Saturday, April 10, 2010

About Scotch Barrels

According to British law, scotch must be aged in oak barrels for three years. Typically these are sherry or bourbon barrels. Historically when barrels were shipped from Spain to England to England distilleries would purchase the empty barrels to be re-used because they were cheaper than buying new ones and to add flavor. Interestingly sherry and bourbon are normally made from American oak. That's right, barrels are made made with American wood, shipped to Spain, used for sherry, and sent to England for scotch. The barrels used for bourbon can only be used once by law, so there is a large amount of the available and with the demise of the sherry market and increased scarcity of sherry barrels bourbon has become more important. Now bourbon is just American whiskey, so it is interesting that scotch almost exclusively re-uses barrels where bourbon will not. These barrels are typically charred before use to allow the oak to mix with the bourbon. Typically scotch will use the same barrels twice before they are discarded since the bourbon or sherry flavors are gone. That means that if the bourbon was matured for 6 years and two scotch batches were made then the barrel could very well have been used for 30 years or more.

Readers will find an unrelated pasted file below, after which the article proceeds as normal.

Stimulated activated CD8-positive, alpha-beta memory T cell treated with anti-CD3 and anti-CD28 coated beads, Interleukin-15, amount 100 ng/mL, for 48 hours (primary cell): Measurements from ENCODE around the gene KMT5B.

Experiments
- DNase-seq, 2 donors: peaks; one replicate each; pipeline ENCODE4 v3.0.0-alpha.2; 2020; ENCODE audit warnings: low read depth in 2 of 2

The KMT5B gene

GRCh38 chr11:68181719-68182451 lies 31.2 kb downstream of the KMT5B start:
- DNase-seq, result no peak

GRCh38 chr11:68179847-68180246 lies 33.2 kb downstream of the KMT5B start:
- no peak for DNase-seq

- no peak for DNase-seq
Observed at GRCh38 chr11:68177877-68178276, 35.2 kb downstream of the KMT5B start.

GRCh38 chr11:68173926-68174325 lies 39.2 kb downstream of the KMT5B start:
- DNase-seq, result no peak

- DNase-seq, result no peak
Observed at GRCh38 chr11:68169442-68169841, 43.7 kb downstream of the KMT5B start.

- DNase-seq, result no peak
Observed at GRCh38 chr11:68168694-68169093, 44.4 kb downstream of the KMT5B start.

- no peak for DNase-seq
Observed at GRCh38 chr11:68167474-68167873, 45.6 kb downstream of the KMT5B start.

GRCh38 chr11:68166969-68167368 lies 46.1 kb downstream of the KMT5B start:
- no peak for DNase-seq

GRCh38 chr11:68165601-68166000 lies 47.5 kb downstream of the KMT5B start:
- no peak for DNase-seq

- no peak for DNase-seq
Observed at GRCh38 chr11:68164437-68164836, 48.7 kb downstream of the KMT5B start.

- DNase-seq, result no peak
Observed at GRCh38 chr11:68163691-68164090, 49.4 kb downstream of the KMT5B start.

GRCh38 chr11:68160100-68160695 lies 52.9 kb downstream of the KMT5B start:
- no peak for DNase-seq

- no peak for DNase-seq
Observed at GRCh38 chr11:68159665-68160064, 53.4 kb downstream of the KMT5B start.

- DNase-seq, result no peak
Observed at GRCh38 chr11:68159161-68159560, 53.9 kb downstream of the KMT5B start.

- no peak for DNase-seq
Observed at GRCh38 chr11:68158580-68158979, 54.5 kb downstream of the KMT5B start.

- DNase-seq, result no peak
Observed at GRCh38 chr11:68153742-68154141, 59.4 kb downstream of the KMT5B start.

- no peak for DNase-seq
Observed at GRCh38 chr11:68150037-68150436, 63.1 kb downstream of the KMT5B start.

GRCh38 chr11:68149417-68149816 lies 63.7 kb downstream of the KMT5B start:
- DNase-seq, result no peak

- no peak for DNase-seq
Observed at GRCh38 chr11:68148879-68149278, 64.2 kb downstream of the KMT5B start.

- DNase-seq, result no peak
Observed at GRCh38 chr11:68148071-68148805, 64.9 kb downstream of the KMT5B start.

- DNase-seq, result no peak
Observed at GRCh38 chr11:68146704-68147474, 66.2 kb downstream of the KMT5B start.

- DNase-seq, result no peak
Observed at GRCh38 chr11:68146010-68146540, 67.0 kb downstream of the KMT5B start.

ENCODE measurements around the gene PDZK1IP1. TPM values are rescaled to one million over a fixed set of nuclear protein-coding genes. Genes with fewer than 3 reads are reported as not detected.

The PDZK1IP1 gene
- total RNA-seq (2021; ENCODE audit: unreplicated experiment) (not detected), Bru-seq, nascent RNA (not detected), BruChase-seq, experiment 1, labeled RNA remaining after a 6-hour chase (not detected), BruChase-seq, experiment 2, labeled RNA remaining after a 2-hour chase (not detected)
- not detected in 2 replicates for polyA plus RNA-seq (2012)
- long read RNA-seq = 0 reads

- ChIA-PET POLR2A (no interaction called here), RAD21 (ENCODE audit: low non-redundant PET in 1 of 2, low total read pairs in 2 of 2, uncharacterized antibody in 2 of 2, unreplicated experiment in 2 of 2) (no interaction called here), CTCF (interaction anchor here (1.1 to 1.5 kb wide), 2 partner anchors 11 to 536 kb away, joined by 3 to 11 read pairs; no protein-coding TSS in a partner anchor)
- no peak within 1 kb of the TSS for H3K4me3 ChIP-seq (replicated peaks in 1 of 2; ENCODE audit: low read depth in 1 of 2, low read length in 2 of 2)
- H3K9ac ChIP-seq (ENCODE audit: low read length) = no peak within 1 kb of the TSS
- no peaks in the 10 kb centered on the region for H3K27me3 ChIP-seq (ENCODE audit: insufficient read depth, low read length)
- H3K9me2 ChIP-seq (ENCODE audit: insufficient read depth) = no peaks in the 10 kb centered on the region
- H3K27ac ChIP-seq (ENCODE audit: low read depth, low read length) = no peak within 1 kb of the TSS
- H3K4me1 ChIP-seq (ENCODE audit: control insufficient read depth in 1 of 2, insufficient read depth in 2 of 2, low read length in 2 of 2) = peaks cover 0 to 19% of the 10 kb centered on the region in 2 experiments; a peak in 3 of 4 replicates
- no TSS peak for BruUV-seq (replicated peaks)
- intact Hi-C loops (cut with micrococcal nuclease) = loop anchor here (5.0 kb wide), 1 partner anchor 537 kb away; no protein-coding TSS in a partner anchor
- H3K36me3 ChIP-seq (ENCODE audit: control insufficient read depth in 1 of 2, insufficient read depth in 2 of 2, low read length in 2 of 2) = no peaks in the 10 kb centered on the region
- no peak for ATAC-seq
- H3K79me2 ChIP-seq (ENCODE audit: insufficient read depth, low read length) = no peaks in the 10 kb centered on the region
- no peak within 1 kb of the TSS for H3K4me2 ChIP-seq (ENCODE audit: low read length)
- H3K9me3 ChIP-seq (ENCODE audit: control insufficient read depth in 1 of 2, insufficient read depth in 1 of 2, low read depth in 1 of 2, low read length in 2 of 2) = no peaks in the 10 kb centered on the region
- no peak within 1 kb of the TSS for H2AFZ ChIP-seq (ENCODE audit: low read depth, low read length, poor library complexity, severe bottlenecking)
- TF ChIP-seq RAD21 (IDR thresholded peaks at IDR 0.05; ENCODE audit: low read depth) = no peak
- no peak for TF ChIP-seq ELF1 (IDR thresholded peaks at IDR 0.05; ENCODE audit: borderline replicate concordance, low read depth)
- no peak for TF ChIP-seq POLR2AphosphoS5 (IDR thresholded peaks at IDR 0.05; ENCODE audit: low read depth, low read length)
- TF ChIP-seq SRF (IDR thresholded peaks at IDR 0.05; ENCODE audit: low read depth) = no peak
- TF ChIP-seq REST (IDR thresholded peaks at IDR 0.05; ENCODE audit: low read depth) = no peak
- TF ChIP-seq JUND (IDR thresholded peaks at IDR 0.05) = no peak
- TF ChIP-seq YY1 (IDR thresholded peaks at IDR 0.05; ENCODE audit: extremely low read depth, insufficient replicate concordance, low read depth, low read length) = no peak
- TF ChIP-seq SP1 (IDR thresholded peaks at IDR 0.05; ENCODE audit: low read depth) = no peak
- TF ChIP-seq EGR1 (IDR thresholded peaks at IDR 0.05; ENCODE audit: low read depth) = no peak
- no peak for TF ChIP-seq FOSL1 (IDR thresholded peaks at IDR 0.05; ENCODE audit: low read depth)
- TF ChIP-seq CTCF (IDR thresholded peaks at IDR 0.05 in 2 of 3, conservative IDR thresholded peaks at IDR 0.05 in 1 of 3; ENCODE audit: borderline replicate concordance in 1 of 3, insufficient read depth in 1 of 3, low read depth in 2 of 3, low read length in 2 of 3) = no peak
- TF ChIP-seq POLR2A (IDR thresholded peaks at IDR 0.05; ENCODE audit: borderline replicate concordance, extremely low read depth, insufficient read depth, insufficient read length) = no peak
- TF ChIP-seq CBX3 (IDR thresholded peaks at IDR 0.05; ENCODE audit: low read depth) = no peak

Another difference between sherry and bourbon barrels is the size of the barrels. Sherry barrels are called butts and are 500 liters. Bourbon is typically made in 200 liter barrels that are taken a part and reassembled with a larger barrel end, or head, and made into a 200 liter barrel called a hogshead. Laphroig has created quarter cask bottlings, which are the size of barrels used a 100 years ago when the entire barrel was transported for delivery. Lagavulin's Distillers edition finishes the maturation in Pedro Ximenez barrels for a year. Pedro Ximenez is a type of white wine made in Spain.

Barrels have a significant influence on the taste of scotch. I hope that this entry helped educate you about them. Much of this information comes from Michael Jackson's excellent Complete Guide to Single Malt Scotch and would be a good place if you are wanting to learn more. It will be interesting if with the changes in the industry if changes will occur to the barrels used in production.

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